About the Artist: Sculptor Norbert Kricke (1922–84) is considered one of the most significant postwar German artists, and a pioneer of Minimalist thinking and sculpture. Kricke began studying sculpture with Richard Scheibe in 1947, and within a few years he was experimenting with non-representational works and what he called , or “Spatial Sculptures.” He used metal wire to create sculptures in a highly pared-down visual language. Kricke enjoyed an exalted career, with solo exhibitions at home and abroad throughout his lifetime. His close association with the Art Informel group, collaborations with major midcentury figures like Yves Klein and Walter Gropius, and commission for the German Pavilion at the 1964 Venice Biennale are just a few notable facts of Kricke’s career, and evidence of his influential role in the development of 20th-century art. He also served as the director of the Kunstakademie Düsseldorf for over a decade, solidifying his influence on the trajectory of German contemporary art.
What You Need to Know: Galerie Utermann in Dortmund, Germany, is hosting the exhibition “Norbert Kricke on His 100th Birthday” in celebration of the century since Kricke’s year of birth. Produced in close collaboration with the artist’s estate, the comprehensive retrospective—on view through January 13, 2023—features a combination of Kricke’s Minimalist sculptures and works on paper, which date from across the artist’s career and emphasize his enduring commitment to reductive forms. The exhibition is accompanied by a fully illustrated catalogue, which includes an essay by art historian Florian Illies, as well as a biography of the artist’s life that traces the evolution of Kricke’s artistic practice.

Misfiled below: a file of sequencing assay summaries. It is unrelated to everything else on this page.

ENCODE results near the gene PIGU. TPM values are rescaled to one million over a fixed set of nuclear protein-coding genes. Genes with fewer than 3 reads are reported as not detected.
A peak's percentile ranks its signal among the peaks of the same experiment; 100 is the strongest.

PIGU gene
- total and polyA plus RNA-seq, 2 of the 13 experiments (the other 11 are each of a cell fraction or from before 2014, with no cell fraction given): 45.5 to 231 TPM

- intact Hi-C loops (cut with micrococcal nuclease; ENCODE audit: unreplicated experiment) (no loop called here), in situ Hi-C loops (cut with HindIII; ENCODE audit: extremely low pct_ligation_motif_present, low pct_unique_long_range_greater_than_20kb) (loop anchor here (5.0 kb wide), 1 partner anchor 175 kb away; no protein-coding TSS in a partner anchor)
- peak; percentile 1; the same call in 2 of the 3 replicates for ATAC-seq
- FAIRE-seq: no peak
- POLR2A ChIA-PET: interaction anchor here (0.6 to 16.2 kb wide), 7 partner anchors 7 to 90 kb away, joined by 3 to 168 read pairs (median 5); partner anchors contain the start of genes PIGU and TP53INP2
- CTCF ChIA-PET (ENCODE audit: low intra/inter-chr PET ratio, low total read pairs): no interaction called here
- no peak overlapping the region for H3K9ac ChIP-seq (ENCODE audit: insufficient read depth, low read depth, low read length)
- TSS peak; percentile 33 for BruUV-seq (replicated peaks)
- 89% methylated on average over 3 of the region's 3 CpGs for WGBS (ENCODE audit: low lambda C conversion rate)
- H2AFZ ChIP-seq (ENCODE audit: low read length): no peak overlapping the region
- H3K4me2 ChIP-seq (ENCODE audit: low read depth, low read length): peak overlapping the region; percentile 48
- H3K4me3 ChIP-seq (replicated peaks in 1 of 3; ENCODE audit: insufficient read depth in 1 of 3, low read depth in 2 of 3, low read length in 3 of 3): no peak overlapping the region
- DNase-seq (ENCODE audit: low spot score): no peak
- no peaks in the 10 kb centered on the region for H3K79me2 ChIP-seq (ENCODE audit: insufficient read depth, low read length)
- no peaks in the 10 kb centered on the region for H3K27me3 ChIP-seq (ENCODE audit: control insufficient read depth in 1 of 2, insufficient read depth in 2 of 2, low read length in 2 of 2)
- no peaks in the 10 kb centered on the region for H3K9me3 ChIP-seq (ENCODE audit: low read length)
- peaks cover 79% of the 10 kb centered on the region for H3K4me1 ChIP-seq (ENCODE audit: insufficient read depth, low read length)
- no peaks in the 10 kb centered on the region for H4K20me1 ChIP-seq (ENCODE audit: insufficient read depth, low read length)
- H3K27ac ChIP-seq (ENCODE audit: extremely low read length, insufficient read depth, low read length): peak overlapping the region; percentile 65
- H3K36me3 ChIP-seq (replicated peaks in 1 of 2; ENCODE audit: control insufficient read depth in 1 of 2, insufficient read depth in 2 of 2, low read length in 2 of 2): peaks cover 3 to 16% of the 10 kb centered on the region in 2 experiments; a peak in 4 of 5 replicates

Why We Like It: The comprehensive presentation of works from different periods and mediums creates intriguing juxtapositions that provide a deeper understanding and appreciation of individual works as well as his overall practice. From early sculptures like (1951) to later works like the exhibition’s highlight, (1959–60), the show makes clear Kricke’s dual commitment to both a proprietary sculptural lexicon and an ongoing exploration of form and space. The works on paper further emphasize Kricke’s preoccupation with line, perhaps the most fundamental element of visual art: despite their seemingly simplistic compositions, the variations found among them speak to the expressive possibilities of Minimalism.
See inside the gallery and featured works from the show below.